Arrest of Francis 'Two Gun' Crowley

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Friday, May 19, 2017

Pulpy goodness

"Grasshopper!?!"
"I'm here Master Po!"
"No, the cocktail the man is spilling on me, it's a grasshopper."

If you have a caption, feel free to leave it.


Thursday, May 18, 2017

Another King Falls


Thirty-eight year old Bill Kirkillis was a former Chicago hoodlum who had moved to Massillon, Ohio, and had become known as the "King of Columbia Heights," a section of that city. On this date back in 1931, Kirkillis was exiting an apartment and heading for his car when a gunman opened fire on him. One of the four shots plowed into his right side and made it to his hear, killing him.

Kirkillis had been recently released from the workhouse where he did a stint for stabbing a man. He had also been picked up on suspicion of killing another. However, police believe that Kirkillis was  bumped off for tipping off Federal Prohibition agents about speakeasies belonging to his rivals.

Tuesday, May 16, 2017

Gone Fishin'



Police had been searching the Cincinnati area for all around bad man Jack Parker. Parker, 35, operated out of the city of Hamilton, Ohio, and was known as a bank robber, gunman and killer. Police wanted him in connection with the murder of a man in a Kentucky roadhouse.

Since the murder, Parker had been hiding out in a fishing camp. On this day in 1928 some visitors picked him up at his hideout and took him for a ride, literally. The following day his body was found in a shallow pool of water at the bottom of an embankment. Police reasoned that he had been riding in the back seat of the car when the person in the front  passenger seat turned, and shot him in the face four times. He was then dragged from the car and rolled down the embankment. Cincinnati gunman Robert Zwick was subsequently credited with the killing.

Monday, May 15, 2017

Perhaps he should have knocked first

On this date in 1932, two Detroit gangsters, Sam and Andrew Farrera. were doing some business in Toledo, Ohio when some local gangsters decided that they didn’t need any Motor City hoodlums muscling in. The Farreras, and another guy, were parked in their cousin's driveway when a car load of rivals pulled up and opened fire. The windshield of the Ferraras’ car shattered, sending glass into Sam’s eyes. His vision impaired, Sam managed to slip from the car and dive through a basement window. His brother caught a bullet in the hand.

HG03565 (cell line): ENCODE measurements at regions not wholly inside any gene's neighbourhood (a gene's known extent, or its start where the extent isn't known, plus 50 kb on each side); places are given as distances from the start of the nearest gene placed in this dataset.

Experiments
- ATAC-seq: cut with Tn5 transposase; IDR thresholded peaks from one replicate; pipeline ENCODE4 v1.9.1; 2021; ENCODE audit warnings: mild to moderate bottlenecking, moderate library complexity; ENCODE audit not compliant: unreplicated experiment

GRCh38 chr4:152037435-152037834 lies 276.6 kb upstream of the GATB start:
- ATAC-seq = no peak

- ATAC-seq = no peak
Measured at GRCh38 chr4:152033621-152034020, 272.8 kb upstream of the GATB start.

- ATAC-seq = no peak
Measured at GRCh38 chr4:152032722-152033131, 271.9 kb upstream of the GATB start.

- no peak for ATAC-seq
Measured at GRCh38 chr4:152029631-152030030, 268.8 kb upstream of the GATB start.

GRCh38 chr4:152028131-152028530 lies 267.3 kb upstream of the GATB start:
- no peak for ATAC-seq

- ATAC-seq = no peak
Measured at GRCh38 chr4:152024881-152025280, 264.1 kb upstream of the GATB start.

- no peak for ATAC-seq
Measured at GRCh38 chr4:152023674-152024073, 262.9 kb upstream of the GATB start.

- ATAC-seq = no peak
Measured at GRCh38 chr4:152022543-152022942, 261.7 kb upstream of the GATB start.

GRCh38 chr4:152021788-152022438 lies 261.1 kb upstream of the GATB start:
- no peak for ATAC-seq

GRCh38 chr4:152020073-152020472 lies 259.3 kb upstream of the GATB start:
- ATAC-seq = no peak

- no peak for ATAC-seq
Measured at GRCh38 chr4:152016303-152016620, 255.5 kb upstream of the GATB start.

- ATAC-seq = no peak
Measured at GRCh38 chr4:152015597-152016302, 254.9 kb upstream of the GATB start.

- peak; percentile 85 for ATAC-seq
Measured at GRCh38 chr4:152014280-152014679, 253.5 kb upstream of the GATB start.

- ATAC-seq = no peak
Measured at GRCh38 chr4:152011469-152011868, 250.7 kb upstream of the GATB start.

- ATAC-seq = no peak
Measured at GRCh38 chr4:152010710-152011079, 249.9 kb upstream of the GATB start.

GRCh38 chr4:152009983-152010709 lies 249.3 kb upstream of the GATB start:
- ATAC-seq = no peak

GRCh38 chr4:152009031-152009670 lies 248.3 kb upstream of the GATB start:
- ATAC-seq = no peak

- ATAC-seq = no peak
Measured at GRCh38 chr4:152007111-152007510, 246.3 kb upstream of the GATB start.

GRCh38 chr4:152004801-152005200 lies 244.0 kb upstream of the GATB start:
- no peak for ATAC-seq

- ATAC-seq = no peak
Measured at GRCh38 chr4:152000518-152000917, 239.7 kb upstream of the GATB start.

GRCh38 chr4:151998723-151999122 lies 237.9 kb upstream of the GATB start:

After the first barrage, the attackers pulled around the corner and one of them, John Incorvaia, alias Engoria, 33, jumped from the auto and returned to the house with an automatic pistol. Not bothering to knock, Incorvaia rushed into the house and opened fire. Moments later he dropped dead with two bullet wounds, one of which pierced his head. Mabel Candela, a cousin of the Ferreras, confessed to the shooting saying that she fired in self-defense. 

Saturday, May 13, 2017

The King is Un-Crowned

 

On the morning of May 12, 1928 sixty-year old Gaetano Acci-who was known to Chicago police by some other names, including; “the Wolf: ,“King of the Blackmailers” and “The Muscler"-was seen leaving his home at  1066 Polk Street and getting into a sedan with four other men. 

Later that day he and his cohorts were spotted miles away in the town of Rockford, Illinois. The following morning, eighty-nine years ago today,  a motorist traveling along a quiet stretch of road outside the town of Harvard, Illinois, discovered Acci's body and alerted authorities. Turns out that the "King of the Blackmailers" had extorted four bullets from someone's gun. Two went to his head, and two to his body.

Acci was known to prey on Italian residents of Chicago's west side. On his corpse were found six letters addressed to different people demanding money. According to police, a week prior to his death, they had set a trap for him and planned to kill him when he stopped to pick up a faux payment package, but he never showed up. Subsequently the underworld save them the trouble.

Friday, May 12, 2017

Sam Hunt Loses a Pal

Harry Hyter was a gangland sort dating back to at least the early 1920s when he was involved with a bootleg gang operating out of Gary, Indiana. His record also consisted of a handful of arrests for robbery. By the early Thirties he was known as a “hanger-on” of the Capone gang and was a pal of ranking Capone gunman, Sam Hunt.
 Harry Hyter
On this date back in 1931, somebody(ies), for some reason, fired  bullets into Hyter’s head and chest. His body was then driven out to an area called “Jaranowski’s woods” and dumped. While searching his body, police found a number of cards listing amounts of gallons so figured that Hyter was still actively engaged in bootlegging.